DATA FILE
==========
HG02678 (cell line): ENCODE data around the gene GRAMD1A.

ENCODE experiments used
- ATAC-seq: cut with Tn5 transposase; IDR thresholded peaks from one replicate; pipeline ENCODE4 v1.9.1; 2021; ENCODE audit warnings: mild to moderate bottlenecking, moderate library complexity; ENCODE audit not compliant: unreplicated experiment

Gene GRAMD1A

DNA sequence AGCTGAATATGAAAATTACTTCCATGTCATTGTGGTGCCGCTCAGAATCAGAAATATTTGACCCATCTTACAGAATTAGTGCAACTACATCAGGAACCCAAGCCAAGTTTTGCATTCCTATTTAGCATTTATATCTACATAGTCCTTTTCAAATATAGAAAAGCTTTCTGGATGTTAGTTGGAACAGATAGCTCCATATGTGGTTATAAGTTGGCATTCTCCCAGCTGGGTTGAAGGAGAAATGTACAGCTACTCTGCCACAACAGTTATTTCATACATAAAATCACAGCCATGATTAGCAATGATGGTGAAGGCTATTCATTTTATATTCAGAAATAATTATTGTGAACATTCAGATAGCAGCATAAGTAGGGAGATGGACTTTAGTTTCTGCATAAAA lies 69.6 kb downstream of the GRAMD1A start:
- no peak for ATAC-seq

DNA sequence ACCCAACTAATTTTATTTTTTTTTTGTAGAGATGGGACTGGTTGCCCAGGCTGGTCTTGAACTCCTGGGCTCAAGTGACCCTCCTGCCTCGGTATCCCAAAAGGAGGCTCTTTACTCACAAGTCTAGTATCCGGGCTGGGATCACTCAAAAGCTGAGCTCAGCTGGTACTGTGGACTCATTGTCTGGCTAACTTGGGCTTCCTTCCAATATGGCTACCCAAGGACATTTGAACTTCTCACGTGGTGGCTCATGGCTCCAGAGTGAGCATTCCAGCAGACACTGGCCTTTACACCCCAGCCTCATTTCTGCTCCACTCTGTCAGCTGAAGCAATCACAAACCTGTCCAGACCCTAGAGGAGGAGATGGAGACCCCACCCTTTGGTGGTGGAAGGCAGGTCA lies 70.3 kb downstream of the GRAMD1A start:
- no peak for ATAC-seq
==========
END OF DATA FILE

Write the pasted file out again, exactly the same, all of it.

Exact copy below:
HG02678 (cell line): ENCODE data around the gene GRAMD1A.

ENCODE experiments used
- ATAC-seq: cut with Tn5 transposase; IDR thresholded peaks from one replicate; pipeline ENCODE4 v1.9.1; 2021; ENCODE audit warnings: mild to moderate bottlenecking, moderate library complexity; ENCODE audit not compliant: unreplicated experiment

Gene GRAMD1A

DNA sequence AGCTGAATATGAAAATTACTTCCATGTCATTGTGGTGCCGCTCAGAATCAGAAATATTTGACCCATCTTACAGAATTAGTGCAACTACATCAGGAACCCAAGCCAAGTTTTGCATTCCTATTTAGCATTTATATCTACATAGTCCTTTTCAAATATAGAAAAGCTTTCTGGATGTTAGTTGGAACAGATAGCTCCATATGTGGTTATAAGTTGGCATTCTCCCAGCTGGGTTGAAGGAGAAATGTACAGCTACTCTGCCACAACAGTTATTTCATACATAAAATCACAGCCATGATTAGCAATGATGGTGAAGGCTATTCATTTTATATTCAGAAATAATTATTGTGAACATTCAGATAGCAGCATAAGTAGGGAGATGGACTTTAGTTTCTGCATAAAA lies 69.6 kb downstream of the GRAMD1A start:
- no peak for ATAC-seq

DNA sequence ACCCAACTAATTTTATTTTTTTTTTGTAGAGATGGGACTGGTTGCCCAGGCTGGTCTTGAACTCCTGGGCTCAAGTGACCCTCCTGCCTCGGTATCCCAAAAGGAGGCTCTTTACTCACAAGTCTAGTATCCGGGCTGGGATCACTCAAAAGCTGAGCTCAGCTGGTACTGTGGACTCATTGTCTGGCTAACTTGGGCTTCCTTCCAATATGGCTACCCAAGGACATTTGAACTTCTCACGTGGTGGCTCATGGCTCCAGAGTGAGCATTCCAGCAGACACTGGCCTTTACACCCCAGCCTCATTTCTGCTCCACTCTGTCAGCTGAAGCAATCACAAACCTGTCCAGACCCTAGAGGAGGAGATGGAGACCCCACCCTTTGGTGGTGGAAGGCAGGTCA lies 70.3 kb downstream of the GRAMD1A start:
- no peak for ATAC-seq